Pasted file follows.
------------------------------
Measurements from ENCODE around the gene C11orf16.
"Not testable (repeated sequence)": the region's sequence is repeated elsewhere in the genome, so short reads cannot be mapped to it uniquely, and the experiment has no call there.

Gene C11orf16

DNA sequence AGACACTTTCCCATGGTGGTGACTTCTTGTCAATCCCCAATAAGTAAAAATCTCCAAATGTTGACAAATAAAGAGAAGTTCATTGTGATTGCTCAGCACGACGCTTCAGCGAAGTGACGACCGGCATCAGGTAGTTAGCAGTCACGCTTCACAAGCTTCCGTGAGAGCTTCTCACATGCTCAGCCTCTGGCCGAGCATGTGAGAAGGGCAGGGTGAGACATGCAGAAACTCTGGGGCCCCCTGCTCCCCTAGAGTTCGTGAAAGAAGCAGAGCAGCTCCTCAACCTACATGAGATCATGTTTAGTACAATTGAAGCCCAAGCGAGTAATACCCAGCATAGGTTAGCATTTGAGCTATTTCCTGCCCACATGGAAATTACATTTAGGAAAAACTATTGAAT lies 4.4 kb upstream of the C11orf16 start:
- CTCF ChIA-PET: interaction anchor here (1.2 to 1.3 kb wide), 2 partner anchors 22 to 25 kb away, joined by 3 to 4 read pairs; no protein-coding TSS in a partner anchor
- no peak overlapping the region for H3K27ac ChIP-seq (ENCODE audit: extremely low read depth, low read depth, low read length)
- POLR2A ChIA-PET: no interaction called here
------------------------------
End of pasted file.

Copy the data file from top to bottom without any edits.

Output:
Measurements from ENCODE around the gene C11orf16.
"Not testable (repeated sequence)": the region's sequence is repeated elsewhere in the genome, so short reads cannot be mapped to it uniquely, and the experiment has no call there.

Gene C11orf16

DNA sequence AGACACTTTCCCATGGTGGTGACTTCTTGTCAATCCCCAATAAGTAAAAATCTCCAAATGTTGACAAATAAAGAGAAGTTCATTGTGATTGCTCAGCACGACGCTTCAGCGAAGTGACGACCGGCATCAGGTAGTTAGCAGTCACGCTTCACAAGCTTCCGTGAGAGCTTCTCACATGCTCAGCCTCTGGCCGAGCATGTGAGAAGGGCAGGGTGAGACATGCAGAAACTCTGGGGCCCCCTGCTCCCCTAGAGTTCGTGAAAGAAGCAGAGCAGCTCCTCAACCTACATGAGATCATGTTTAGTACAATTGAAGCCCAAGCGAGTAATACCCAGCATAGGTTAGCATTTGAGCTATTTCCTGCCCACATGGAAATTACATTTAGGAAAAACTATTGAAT lies 4.4 kb upstream of the C11orf16 start:
- CTCF ChIA-PET: interaction anchor here (1.2 to 1.3 kb wide), 2 partner anchors 22 to 25 kb away, joined by 3 to 4 read pairs; no protein-coding TSS in a partner anchor
- no peak overlapping the region for H3K27ac ChIP-seq (ENCODE audit: extremely low read depth, low read depth, low read length)
- POLR2A ChIA-PET: no interaction called here